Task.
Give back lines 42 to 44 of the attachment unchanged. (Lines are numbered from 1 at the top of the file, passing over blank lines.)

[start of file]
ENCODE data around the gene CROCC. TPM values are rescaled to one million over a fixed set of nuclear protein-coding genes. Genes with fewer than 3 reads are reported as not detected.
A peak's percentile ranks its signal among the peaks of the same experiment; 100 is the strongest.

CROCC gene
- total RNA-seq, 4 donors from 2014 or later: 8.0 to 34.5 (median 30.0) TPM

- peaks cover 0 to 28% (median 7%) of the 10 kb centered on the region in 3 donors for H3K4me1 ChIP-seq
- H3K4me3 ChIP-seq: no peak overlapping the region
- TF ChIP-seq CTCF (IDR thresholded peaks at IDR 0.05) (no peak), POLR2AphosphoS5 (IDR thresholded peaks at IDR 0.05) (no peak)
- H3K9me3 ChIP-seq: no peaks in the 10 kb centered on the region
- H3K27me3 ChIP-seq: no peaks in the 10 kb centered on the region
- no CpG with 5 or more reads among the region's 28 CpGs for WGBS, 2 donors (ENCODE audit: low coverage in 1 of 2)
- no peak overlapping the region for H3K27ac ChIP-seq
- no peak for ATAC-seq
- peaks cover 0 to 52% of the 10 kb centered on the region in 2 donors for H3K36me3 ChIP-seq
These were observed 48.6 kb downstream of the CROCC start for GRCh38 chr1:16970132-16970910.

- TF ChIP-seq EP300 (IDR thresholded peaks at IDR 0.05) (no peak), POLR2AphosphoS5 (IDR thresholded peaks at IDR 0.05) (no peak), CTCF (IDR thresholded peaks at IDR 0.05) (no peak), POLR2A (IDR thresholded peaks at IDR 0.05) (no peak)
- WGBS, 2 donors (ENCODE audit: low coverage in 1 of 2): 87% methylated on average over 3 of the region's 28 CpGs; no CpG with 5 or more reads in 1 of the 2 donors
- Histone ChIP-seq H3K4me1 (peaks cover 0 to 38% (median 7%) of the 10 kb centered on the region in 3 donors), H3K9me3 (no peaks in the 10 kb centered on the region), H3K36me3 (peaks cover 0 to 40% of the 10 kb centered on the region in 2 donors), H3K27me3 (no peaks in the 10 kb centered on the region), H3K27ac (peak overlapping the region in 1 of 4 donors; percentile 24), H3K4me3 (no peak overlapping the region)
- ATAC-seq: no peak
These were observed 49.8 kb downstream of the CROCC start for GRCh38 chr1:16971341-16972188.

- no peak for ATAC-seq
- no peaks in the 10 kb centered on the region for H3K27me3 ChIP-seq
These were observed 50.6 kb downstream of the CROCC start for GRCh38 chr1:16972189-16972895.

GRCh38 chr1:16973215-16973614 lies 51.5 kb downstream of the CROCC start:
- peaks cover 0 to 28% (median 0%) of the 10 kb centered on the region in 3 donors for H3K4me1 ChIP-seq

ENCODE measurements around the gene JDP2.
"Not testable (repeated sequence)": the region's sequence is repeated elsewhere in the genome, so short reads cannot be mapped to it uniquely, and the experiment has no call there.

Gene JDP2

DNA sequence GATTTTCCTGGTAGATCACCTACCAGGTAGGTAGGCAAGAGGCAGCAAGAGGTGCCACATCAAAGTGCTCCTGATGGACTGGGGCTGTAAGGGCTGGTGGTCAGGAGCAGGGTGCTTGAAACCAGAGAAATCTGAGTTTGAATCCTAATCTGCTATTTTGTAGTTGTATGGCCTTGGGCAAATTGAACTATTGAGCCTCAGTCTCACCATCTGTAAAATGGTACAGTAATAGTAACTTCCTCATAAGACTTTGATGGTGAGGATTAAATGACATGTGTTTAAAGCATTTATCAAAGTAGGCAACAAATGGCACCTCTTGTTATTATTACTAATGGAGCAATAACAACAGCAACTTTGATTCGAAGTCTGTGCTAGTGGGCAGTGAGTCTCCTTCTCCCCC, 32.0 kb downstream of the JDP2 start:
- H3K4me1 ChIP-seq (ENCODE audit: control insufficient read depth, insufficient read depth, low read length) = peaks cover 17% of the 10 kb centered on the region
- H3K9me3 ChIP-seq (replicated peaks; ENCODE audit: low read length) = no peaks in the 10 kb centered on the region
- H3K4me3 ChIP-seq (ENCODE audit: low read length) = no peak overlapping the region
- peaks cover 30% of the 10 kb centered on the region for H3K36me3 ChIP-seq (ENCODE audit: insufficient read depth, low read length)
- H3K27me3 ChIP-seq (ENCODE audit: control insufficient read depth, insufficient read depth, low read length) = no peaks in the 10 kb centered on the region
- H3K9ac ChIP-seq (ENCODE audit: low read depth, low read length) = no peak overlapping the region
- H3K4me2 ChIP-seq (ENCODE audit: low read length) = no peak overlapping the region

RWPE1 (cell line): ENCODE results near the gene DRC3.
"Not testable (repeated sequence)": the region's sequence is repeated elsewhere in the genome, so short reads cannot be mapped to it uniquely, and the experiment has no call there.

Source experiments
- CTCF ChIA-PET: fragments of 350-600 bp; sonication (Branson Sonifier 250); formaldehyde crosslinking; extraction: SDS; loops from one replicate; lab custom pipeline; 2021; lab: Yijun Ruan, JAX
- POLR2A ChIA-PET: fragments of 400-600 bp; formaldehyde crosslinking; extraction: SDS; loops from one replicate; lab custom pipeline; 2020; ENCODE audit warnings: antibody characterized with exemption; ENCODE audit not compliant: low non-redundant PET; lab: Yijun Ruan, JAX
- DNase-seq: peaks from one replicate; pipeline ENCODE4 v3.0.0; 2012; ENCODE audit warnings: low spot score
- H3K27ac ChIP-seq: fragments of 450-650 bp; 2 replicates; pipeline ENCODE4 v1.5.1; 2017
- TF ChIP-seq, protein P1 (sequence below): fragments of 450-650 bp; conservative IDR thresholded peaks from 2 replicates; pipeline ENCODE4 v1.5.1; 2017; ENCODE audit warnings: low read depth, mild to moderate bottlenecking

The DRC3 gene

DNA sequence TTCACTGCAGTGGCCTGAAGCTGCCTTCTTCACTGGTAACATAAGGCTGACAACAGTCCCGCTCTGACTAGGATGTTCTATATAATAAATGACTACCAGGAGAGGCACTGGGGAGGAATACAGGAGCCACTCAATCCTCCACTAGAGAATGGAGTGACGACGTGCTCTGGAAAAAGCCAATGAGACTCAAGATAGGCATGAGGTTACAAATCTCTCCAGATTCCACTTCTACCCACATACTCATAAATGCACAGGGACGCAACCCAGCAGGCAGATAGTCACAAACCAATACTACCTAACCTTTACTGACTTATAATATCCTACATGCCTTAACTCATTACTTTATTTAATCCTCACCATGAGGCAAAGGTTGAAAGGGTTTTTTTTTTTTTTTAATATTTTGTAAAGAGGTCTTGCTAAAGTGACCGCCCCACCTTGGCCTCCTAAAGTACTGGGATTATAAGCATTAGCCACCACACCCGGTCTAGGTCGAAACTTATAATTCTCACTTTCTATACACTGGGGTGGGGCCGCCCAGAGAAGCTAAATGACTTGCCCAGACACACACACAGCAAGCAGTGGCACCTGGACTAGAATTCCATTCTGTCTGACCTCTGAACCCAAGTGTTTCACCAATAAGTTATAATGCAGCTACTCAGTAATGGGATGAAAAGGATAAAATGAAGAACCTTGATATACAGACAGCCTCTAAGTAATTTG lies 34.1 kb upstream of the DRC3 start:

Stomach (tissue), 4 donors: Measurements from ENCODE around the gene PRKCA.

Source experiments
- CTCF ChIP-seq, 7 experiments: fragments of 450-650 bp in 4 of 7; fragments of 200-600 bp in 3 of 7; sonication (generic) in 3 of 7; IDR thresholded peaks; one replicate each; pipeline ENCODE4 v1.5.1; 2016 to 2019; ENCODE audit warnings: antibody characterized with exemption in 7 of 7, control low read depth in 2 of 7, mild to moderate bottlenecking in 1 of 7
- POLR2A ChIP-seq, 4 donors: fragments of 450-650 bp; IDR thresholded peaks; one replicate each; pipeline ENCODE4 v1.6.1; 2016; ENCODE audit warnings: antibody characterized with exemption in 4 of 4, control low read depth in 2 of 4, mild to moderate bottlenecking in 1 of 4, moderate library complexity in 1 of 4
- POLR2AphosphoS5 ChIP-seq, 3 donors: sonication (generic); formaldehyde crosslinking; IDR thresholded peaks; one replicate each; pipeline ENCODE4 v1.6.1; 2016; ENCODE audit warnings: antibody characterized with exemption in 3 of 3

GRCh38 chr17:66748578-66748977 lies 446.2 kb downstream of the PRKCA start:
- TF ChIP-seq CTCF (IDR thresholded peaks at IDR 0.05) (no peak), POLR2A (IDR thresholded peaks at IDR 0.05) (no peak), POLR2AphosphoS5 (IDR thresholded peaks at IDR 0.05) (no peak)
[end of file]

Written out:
- H3K27ac ChIP-seq: fragments of 450-650 bp; 2 replicates; pipeline ENCODE4 v1.5.1; 2017
- TF ChIP-seq, protein P1 (sequence below): fragments of 450-650 bp; conservative IDR thresholded peaks from 2 replicates; pipeline ENCODE4 v1.5.1; 2017; ENCODE audit warnings: low read depth, mild to moderate bottlenecking

The DRC3 gene